The latest Tillage Edge podcast featured the views of John Mahon on the future of non plough-based establishment systems within Irish agriculture.

He recently joined the Teagasc Enable Conservation Tillage (ECT) programme as an advisor.

John had previously spent 30 years working within Ireland’s crops industry, initially in commercial sales, but, more recently, as a consultant.

The use of non-plough based systems

Courtesy of the podcast, Mahon discussed the role of non plough-based establishment systems within Ireland’s tillage sector.

He commented: “We are seeing a gradual switch from plough-based to non plough-based establishment systems. And in a way, this is a good thing.

“It takes time for farmers to learn about and implement new ideas. Min-till kicked this process off. But we have since had growers actively addressing the potential for no-till seed drills.

“Today, every part of the country has someone successfully using non-plough crop establishment systems,” he added.

“It’s down now to a case of the systems being suitable to a particular farm. But it must be sresseed that non plough-based systems are not for every situation.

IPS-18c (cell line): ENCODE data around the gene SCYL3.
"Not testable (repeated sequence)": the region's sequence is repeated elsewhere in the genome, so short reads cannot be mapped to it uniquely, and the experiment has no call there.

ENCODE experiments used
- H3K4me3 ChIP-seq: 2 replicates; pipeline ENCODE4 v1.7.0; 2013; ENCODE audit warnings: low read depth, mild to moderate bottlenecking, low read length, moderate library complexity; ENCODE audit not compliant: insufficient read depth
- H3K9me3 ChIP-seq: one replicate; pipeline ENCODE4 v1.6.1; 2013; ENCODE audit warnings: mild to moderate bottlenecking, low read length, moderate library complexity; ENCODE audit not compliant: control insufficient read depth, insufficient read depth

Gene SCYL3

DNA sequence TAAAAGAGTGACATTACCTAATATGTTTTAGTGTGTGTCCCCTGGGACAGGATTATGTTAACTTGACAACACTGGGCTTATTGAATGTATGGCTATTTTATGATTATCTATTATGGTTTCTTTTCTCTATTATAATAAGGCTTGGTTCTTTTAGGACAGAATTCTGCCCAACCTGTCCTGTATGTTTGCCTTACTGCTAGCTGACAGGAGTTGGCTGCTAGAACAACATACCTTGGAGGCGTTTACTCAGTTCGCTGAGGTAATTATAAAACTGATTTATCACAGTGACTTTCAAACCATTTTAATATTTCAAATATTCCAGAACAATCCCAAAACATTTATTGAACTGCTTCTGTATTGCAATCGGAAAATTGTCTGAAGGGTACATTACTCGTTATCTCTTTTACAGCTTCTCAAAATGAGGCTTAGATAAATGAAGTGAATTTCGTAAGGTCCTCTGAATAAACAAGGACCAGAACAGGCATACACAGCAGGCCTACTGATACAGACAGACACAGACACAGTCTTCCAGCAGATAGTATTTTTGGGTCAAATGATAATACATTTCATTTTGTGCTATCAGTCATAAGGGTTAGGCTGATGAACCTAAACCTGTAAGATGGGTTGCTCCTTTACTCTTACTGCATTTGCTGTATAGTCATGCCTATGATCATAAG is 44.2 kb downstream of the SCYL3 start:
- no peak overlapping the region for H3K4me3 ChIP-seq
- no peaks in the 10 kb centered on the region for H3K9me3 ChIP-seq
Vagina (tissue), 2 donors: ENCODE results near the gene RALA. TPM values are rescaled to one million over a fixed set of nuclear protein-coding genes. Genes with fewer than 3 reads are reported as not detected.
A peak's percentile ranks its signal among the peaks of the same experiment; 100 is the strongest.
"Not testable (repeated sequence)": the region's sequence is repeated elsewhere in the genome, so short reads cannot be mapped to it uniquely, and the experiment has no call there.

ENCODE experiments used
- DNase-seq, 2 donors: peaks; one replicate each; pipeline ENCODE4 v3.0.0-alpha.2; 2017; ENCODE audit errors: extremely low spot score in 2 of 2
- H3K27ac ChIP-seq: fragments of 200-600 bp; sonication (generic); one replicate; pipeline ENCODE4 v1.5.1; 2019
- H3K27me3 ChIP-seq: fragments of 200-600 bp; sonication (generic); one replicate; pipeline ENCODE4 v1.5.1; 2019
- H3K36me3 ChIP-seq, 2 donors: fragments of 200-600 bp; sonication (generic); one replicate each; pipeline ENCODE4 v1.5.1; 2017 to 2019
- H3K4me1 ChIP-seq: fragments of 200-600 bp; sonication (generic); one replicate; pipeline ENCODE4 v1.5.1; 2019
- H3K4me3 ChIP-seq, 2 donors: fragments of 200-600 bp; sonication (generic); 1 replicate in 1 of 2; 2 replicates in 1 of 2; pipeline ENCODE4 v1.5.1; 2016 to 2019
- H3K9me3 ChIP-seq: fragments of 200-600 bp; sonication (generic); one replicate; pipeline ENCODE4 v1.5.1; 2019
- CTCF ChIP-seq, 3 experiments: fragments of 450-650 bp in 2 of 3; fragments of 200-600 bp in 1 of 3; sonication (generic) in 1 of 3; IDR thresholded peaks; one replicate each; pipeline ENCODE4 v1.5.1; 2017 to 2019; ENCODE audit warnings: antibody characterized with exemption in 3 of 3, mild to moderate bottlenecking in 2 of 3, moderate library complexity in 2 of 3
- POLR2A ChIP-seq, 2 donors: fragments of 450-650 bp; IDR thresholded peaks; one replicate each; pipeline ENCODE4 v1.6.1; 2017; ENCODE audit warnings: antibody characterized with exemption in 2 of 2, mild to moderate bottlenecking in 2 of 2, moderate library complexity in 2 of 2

“But I do know that very few people who went down this road have reverted back to the blanket use of a plough. They are finding that non plough establishment systems maximise their incomes.”

Mahon explained that the non plough system is an approach to growing crops that will both improve incomes and reduce workloads, but is not for every circumstance.

“In addition, yield expectations remain high. Meanwhile, there is growing evidence that taking the plough out will help reduce the carbon footprint of a cropping system,” he said.

Changing methods

According to Mahon, it’s not just a case of changing the drill and driving on.

He said: “It’s all about adapting the right mindset at the start. But, fundamentally, this is all about making a business decision.

“Farmers also need to know why they are switching and what they have to do to make the change a successful one.

“Farmers need to learn how to adapt to non plough-based establishment systems. When farmers started down this road 20 years ago, it was hard to get good advice. This is not the case today,” he continued.

He explained that if people have an open mind, ask plenty of questions and try a new system out on a trial basis, they will make progress.

“Obviously, all of this has to fit in with a rotation. It may well be a case of asking a neighbour for the use of a machine simply to try it out on a small area with a specific crop,” he said.

“This has been the entry point to conservation tillage for many growers. In many ways, it will be down to trial and error.”